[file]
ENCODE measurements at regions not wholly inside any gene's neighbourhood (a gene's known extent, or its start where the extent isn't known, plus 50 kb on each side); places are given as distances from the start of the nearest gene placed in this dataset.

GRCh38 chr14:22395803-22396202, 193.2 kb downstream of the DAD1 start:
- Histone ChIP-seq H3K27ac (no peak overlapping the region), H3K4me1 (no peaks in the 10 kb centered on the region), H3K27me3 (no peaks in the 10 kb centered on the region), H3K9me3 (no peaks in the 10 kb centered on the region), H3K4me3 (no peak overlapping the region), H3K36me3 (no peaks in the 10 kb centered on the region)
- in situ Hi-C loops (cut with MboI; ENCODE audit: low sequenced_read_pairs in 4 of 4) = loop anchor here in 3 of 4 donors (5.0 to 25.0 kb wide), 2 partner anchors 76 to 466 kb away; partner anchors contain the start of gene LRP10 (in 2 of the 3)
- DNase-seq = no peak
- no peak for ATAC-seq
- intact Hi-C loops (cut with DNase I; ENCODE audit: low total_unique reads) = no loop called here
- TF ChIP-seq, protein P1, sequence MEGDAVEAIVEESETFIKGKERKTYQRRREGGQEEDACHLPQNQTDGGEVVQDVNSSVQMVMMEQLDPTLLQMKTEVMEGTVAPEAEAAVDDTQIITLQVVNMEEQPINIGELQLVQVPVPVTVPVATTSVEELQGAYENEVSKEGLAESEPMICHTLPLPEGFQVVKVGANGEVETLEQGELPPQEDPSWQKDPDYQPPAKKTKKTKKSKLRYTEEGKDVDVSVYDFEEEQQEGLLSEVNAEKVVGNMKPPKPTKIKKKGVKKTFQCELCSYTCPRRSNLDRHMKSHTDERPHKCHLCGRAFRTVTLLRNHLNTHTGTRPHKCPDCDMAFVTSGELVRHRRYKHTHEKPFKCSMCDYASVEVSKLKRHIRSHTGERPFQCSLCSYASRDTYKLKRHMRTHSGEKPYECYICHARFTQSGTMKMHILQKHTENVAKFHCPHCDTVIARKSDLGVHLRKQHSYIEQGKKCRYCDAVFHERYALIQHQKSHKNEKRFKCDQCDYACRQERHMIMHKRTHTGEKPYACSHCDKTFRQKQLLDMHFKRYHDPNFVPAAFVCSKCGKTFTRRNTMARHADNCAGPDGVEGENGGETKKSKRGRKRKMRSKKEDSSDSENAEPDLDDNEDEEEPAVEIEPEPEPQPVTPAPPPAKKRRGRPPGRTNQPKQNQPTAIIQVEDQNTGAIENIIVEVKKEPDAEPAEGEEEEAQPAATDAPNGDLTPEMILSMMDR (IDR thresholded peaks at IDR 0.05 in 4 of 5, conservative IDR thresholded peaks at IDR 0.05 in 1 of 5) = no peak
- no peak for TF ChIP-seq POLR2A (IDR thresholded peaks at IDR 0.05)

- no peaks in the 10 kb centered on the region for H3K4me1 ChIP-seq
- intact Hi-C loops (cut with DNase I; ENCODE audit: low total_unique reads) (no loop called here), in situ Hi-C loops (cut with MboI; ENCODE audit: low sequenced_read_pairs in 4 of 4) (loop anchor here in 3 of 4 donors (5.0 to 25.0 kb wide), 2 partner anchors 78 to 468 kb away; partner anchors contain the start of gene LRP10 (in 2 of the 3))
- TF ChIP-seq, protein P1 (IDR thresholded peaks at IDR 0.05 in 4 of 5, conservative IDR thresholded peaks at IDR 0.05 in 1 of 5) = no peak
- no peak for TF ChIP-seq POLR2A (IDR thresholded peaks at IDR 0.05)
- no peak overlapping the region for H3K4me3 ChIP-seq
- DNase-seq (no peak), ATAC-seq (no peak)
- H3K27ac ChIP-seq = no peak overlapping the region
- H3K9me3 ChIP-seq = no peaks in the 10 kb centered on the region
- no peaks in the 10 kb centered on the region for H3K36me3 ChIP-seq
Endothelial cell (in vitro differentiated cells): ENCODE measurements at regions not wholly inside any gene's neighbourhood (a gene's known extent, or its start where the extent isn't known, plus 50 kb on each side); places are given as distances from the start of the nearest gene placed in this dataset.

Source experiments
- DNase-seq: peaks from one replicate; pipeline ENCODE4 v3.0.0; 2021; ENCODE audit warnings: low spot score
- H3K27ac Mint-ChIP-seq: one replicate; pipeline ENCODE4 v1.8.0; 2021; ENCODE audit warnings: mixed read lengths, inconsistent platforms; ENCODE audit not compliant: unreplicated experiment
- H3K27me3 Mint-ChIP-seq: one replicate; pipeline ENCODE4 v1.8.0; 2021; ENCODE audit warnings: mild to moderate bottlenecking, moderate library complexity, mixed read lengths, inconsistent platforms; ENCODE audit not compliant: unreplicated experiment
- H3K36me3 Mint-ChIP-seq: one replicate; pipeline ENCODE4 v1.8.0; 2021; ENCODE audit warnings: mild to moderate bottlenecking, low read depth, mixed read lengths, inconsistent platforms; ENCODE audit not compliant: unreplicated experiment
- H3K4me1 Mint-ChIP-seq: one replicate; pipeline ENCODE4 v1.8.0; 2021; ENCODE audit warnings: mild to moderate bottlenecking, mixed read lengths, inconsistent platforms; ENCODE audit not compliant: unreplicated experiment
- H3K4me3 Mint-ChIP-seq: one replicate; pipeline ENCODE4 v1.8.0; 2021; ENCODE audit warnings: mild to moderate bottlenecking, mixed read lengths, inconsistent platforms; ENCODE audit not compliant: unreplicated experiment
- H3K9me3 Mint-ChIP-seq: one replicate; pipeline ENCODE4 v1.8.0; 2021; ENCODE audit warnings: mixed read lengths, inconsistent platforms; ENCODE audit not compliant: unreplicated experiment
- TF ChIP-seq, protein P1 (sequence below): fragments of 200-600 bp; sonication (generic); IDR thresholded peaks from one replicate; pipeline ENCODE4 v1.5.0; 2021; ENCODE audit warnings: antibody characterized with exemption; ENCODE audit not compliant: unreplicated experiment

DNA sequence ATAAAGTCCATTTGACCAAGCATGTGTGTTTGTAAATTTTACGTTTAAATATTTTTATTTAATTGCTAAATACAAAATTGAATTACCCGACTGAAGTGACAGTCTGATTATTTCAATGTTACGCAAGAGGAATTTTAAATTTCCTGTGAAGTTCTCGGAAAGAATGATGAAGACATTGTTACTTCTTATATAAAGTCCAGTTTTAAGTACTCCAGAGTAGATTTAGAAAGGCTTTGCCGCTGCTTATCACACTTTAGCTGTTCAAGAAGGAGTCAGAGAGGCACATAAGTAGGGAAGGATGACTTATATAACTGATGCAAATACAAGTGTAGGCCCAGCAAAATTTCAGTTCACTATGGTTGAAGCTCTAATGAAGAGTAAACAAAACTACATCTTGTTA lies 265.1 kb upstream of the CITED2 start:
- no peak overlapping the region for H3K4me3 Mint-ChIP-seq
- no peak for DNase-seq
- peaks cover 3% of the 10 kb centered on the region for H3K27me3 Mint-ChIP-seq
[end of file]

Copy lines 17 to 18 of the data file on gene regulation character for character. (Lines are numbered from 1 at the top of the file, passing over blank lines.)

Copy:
- H3K9me3 ChIP-seq = no peaks in the 10 kb centered on the region
- no peaks in the 10 kb centered on the region for H3K36me3 ChIP-seq